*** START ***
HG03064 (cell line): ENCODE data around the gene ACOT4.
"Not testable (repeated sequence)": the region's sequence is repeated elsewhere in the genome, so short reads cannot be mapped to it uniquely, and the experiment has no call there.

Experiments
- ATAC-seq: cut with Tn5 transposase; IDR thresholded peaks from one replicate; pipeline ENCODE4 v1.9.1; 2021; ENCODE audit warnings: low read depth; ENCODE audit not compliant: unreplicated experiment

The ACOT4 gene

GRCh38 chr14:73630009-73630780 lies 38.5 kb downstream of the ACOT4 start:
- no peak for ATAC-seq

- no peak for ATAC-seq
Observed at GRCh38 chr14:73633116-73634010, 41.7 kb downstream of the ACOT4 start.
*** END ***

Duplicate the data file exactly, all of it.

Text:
HG03064 (cell line): ENCODE data around the gene ACOT4.
"Not testable (repeated sequence)": the region's sequence is repeated elsewhere in the genome, so short reads cannot be mapped to it uniquely, and the experiment has no call there.

Experiments
- ATAC-seq: cut with Tn5 transposase; IDR thresholded peaks from one replicate; pipeline ENCODE4 v1.9.1; 2021; ENCODE audit warnings: low read depth; ENCODE audit not compliant: unreplicated experiment

The ACOT4 gene

GRCh38 chr14:73630009-73630780 lies 38.5 kb downstream of the ACOT4 start:
- no peak for ATAC-seq

- no peak for ATAC-seq
Observed at GRCh38 chr14:73633116-73634010, 41.7 kb downstream of the ACOT4 start.